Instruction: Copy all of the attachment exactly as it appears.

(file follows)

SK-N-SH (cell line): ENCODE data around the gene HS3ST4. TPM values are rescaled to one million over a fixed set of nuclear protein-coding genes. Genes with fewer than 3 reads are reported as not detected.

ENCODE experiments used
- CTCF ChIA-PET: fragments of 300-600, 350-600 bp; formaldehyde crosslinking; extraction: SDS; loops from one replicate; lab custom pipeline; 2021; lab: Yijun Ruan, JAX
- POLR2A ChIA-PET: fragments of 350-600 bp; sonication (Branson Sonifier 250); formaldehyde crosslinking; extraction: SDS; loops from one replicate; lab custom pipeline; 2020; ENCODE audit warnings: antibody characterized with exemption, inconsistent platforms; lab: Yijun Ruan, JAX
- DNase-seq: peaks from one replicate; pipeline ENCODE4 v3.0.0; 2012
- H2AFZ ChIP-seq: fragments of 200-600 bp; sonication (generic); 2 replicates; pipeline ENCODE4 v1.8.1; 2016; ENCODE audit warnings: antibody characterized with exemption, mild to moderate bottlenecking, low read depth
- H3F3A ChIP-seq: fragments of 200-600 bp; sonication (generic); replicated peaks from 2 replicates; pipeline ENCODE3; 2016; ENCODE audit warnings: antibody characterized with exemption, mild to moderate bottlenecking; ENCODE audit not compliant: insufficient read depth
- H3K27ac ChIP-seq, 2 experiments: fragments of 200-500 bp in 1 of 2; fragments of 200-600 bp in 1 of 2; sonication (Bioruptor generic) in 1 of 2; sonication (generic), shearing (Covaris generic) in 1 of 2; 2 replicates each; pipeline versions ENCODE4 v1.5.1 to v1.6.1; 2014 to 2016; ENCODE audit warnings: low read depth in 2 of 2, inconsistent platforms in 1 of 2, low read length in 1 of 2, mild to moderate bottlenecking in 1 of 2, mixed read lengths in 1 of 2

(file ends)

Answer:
SK-N-SH (cell line): ENCODE data around the gene HS3ST4. TPM values are rescaled to one million over a fixed set of nuclear protein-coding genes. Genes with fewer than 3 reads are reported as not detected.

ENCODE experiments used
- CTCF ChIA-PET: fragments of 300-600, 350-600 bp; formaldehyde crosslinking; extraction: SDS; loops from one replicate; lab custom pipeline; 2021; lab: Yijun Ruan, JAX
- POLR2A ChIA-PET: fragments of 350-600 bp; sonication (Branson Sonifier 250); formaldehyde crosslinking; extraction: SDS; loops from one replicate; lab custom pipeline; 2020; ENCODE audit warnings: antibody characterized with exemption, inconsistent platforms; lab: Yijun Ruan, JAX
- DNase-seq: peaks from one replicate; pipeline ENCODE4 v3.0.0; 2012
- H2AFZ ChIP-seq: fragments of 200-600 bp; sonication (generic); 2 replicates; pipeline ENCODE4 v1.8.1; 2016; ENCODE audit warnings: antibody characterized with exemption, mild to moderate bottlenecking, low read depth
- H3F3A ChIP-seq: fragments of 200-600 bp; sonication (generic); replicated peaks from 2 replicates; pipeline ENCODE3; 2016; ENCODE audit warnings: antibody characterized with exemption, mild to moderate bottlenecking; ENCODE audit not compliant: insufficient read depth
- H3K27ac ChIP-seq, 2 experiments: fragments of 200-500 bp in 1 of 2; fragments of 200-600 bp in 1 of 2; sonication (Bioruptor generic) in 1 of 2; sonication (generic), shearing (Covaris generic) in 1 of 2; 2 replicates each; pipeline versions ENCODE4 v1.5.1 to v1.6.1; 2014 to 2016; ENCODE audit warnings: low read depth in 2 of 2, inconsistent platforms in 1 of 2, low read length in 1 of 2, mild to moderate bottlenecking in 1 of 2, mixed read lengths in 1 of 2